QUINCY, ILL. — A Quincy mother is upset over the way she said school officials treated her son who has autism during an incident Friday at Baldwin South Intermediate School.
Brandi Kirchner said that her 9-year-old son Roger Parker, Jr. had “a meltdown” during class. School officials sent him to a special area to calm down.
The boy climbed a dividing wall and the school called in a police officer to deal with him, the mother said. In the attempt to pull Roger off the wall, the officer pulled the boy by his arms and legs, causing him to hit his eye on the divider, Kirchner said.
The officer then tried to restrain the boy when Roger swung around and kicked the officer in his nose, Kirchner said.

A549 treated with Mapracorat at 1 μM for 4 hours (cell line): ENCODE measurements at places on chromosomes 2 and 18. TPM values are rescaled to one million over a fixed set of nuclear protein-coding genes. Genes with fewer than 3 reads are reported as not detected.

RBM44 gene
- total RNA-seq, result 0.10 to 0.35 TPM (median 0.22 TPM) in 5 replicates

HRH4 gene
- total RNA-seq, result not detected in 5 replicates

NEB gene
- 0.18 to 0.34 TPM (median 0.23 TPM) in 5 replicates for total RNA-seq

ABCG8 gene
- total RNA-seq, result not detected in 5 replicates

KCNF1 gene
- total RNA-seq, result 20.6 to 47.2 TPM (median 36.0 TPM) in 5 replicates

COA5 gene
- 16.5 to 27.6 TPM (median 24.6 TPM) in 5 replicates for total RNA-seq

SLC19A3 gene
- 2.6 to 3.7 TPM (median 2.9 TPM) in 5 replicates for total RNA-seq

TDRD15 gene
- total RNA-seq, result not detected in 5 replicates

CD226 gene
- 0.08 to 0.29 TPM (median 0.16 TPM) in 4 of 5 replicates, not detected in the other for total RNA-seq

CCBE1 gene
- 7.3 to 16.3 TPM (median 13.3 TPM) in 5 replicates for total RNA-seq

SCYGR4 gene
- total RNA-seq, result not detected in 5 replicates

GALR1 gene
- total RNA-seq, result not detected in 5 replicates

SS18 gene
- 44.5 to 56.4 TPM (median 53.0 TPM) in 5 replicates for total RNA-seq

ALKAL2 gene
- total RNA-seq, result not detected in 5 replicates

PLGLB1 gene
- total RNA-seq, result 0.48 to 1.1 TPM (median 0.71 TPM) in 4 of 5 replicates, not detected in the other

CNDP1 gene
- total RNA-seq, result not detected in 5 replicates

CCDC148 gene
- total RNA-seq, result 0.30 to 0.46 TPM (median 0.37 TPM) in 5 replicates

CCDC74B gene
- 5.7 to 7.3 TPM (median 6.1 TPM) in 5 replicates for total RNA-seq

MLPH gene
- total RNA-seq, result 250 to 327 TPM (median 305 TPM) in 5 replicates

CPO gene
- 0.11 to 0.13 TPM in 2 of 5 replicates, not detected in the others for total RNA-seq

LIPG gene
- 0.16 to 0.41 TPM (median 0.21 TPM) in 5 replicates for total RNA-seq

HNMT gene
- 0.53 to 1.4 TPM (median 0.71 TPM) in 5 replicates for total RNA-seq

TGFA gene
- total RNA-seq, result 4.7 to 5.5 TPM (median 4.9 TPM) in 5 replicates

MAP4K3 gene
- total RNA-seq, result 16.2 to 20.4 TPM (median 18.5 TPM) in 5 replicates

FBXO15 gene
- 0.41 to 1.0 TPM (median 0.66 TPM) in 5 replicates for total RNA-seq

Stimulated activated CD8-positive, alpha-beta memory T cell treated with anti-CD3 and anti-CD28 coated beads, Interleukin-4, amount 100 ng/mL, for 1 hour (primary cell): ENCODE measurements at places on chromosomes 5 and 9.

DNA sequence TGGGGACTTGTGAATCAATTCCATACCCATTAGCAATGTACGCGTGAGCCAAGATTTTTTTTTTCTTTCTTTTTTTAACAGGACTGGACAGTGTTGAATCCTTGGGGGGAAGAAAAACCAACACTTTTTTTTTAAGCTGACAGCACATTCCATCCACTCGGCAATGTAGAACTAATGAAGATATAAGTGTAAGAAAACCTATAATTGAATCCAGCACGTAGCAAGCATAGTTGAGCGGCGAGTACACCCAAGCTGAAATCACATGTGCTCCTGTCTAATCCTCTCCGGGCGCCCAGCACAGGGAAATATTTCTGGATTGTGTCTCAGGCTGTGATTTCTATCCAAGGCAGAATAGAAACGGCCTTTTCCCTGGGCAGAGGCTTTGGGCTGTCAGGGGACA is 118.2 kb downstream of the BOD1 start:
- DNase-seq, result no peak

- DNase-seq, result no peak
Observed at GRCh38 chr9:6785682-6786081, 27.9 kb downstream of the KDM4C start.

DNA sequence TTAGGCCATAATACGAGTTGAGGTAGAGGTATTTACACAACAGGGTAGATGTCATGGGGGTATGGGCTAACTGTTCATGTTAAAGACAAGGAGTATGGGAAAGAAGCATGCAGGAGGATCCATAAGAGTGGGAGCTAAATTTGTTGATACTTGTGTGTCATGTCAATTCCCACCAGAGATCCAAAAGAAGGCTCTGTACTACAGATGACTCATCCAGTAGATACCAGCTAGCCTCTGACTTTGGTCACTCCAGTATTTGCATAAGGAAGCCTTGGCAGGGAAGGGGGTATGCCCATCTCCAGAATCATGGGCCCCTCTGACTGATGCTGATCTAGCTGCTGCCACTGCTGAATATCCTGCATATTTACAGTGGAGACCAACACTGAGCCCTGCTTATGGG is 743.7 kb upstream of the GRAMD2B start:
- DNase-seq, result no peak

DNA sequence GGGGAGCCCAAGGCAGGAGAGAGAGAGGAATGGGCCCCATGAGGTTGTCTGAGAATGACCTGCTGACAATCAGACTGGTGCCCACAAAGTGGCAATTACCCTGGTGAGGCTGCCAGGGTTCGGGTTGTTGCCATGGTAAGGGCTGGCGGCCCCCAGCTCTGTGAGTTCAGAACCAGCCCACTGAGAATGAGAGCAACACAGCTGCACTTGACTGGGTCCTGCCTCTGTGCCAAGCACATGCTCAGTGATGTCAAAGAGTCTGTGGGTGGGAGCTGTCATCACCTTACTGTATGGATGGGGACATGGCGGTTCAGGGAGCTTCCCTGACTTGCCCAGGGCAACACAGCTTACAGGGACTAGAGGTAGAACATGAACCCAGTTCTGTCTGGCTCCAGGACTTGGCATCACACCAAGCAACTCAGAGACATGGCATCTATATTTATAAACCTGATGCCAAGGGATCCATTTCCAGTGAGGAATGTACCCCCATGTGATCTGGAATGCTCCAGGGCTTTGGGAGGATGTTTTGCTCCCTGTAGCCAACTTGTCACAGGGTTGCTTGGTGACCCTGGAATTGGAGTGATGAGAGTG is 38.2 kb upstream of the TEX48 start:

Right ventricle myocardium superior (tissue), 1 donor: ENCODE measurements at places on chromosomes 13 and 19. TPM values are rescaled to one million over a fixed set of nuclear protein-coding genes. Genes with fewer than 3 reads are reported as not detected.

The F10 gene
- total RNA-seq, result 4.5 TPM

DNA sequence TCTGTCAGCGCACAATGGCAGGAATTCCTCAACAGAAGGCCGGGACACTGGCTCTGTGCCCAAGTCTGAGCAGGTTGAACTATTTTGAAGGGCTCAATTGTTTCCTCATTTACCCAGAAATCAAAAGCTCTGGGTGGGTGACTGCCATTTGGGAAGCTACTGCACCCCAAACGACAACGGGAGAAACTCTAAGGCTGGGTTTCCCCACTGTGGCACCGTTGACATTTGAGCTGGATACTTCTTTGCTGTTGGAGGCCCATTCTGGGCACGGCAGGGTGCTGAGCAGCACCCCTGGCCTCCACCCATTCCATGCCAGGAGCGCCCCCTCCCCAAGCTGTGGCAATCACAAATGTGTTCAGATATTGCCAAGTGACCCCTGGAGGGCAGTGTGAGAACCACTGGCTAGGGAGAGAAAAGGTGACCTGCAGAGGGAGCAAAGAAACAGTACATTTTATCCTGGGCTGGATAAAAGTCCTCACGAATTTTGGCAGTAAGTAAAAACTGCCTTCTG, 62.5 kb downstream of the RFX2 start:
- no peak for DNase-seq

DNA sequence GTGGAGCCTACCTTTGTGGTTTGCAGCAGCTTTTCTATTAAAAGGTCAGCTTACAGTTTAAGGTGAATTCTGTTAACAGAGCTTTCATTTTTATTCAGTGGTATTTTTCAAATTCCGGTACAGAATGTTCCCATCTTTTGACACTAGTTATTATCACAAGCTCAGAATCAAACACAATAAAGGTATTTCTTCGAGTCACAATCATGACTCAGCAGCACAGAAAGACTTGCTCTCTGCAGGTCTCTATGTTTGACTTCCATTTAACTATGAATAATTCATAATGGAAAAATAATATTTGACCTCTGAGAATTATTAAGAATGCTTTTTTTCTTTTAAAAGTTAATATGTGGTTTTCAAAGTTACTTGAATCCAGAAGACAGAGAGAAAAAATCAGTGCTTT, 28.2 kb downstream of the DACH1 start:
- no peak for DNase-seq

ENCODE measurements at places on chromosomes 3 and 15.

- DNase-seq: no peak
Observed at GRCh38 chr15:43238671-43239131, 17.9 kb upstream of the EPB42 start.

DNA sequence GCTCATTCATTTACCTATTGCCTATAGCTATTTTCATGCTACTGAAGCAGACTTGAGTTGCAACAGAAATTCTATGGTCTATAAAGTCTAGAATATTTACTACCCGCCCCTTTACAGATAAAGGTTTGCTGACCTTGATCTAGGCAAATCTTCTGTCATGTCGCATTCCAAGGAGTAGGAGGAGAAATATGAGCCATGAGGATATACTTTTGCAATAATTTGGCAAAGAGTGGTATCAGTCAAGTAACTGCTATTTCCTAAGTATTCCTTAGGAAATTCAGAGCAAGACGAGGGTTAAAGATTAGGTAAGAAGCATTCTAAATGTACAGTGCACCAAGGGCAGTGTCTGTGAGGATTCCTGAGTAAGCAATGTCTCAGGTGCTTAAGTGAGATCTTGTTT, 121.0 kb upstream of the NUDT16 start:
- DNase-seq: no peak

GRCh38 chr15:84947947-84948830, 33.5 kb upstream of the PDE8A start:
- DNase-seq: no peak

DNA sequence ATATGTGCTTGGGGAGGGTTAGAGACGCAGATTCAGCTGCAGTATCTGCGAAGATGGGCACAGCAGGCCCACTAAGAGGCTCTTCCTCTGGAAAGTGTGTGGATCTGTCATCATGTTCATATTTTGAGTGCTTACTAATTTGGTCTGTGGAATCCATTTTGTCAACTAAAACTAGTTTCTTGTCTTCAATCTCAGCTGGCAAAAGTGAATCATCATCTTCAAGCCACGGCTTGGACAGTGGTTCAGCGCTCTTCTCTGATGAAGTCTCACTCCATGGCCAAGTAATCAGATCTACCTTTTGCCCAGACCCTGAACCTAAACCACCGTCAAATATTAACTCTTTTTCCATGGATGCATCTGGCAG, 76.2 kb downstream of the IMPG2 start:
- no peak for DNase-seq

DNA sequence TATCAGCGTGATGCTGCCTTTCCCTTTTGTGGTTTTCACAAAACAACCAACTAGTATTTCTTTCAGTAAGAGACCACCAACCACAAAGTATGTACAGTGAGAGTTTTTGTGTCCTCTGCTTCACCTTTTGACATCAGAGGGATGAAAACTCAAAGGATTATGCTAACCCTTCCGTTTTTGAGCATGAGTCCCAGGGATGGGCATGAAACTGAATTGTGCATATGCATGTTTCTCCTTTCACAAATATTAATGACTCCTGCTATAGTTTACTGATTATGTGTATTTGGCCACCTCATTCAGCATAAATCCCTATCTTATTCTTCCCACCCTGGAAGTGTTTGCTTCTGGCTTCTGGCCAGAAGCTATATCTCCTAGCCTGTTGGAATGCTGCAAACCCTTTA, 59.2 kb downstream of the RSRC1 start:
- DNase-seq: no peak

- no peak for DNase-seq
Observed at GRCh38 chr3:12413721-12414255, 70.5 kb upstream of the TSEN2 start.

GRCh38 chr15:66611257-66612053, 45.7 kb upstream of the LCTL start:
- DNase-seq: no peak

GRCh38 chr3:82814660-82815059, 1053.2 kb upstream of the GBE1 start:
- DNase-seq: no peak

Kirchner said the officer pulled her son to the floor. He was handcuffed and taken to the police station. She had to go to the station to get her son.
“I asked to see my son. Forty-five minutes later, after they told me he did not need a parent present because he was under arrest and not being interrogated,” she said. “He was fingerprinted, photographed and booked for aggravated battery to a police officer.”
Quincy Public School District interim superintendent Cal Lee said that the school is conducting an investigation. Details of that investigation or the actions taken will not be released to the public.
Kirchner said she is upset because she recently discussed a plan on how to handle her son if he has an outburst. She believes the plan wasn’t followed and she has concerns that police placed her son in handcuffs before she was ever contacted.